Donald Losman, professor of economics at the Industrial College of the Armed Forces, discusses the secondary role OPEC played in 1970s U.S. economic problems, U.S. government intervention in oil prices that encouraged poor consumer choices in the broader economy, the numerous real costs not included in a barrel of oil and why military coercion is not needed to spur international trade.
MP3 here. (28:13)
Donald Losman is a professor of economics at the Industrial College of the Armed Forces, National Defense University, Washington, D.C. He is the author of a 2001 policy analysis for the CATO Institute, “Economic Security: A National Security Folly?”
Losman began teaching at the Industrial College of the Armed Forces (ICAF) in 1982 and also holds a diploma from ICAF. He has worked in senior professional military education since 1978, having taught at the U.S. Army War College and the National War College as well. Earlier, he was a civilian academic for 14 years. Dr. Losman holds a PhD in international economics from the University of Florida, with a minor in international politics. He has also served as a consultant to the Small Business Administration and the World Bank; he has worked in the Pentagon and for an economic consulting corporation. Dr. Losman is the author of four books, over 60 scholarly articles, and op-ed pieces in all our nation’s leading newspapers as well as in overseas publications. He has regional expertise in the Middle East and is recognized as an authority on economic sanctions. He also has expertise in defense industrial base issues and the electronics industries.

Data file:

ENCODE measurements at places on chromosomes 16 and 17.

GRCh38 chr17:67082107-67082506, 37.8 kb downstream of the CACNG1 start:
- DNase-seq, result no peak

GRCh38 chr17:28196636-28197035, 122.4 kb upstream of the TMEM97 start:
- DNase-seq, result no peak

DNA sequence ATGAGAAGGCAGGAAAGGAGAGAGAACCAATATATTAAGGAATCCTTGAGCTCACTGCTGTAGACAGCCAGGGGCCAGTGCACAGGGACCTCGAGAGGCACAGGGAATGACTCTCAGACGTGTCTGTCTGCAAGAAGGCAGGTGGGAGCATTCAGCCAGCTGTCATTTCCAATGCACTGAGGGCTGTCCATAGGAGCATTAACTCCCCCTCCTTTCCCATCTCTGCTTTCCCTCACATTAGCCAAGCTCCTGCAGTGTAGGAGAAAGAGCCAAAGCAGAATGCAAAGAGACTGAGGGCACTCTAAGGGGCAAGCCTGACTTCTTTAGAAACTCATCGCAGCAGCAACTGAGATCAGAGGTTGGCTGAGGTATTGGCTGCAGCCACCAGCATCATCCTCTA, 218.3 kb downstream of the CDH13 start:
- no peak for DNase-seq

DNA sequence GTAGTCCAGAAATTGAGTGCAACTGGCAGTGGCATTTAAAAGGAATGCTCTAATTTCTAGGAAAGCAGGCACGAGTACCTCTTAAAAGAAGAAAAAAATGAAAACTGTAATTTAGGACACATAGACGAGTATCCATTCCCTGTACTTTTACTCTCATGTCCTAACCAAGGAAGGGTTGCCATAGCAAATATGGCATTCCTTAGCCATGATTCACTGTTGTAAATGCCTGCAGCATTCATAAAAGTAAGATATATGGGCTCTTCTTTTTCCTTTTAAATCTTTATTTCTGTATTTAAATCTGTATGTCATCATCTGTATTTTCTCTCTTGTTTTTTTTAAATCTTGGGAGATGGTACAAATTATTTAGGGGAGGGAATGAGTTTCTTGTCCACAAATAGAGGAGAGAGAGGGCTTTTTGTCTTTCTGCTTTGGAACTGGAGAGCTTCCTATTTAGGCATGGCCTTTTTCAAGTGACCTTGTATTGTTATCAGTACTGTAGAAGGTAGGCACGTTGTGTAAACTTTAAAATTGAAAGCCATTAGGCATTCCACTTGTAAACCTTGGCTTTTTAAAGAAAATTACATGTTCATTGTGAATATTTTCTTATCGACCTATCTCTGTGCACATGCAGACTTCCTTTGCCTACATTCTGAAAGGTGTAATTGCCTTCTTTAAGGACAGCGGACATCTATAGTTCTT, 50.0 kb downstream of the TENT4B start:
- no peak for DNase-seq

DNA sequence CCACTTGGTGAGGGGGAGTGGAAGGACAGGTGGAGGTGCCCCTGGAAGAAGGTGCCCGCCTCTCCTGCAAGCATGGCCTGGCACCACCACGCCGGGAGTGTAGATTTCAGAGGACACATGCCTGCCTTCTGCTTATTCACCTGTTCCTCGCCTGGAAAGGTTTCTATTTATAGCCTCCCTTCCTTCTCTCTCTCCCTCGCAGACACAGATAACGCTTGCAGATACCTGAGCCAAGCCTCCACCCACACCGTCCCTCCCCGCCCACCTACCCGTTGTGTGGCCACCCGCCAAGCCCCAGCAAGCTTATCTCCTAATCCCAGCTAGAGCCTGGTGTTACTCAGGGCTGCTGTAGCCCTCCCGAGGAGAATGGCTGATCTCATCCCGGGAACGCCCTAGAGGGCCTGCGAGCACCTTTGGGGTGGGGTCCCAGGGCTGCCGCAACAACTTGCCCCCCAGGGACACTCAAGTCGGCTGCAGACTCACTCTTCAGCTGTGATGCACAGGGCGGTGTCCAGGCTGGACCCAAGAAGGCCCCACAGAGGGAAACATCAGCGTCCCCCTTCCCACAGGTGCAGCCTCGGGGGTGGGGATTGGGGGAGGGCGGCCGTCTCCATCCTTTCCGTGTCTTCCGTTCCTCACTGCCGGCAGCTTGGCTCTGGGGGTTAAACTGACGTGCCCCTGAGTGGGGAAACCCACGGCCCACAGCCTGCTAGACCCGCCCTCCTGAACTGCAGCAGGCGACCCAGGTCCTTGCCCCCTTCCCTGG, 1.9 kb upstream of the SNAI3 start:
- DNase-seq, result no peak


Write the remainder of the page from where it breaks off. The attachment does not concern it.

The views expressed are the author’s and do not represent the views of the National Defense University or the Department of Defense.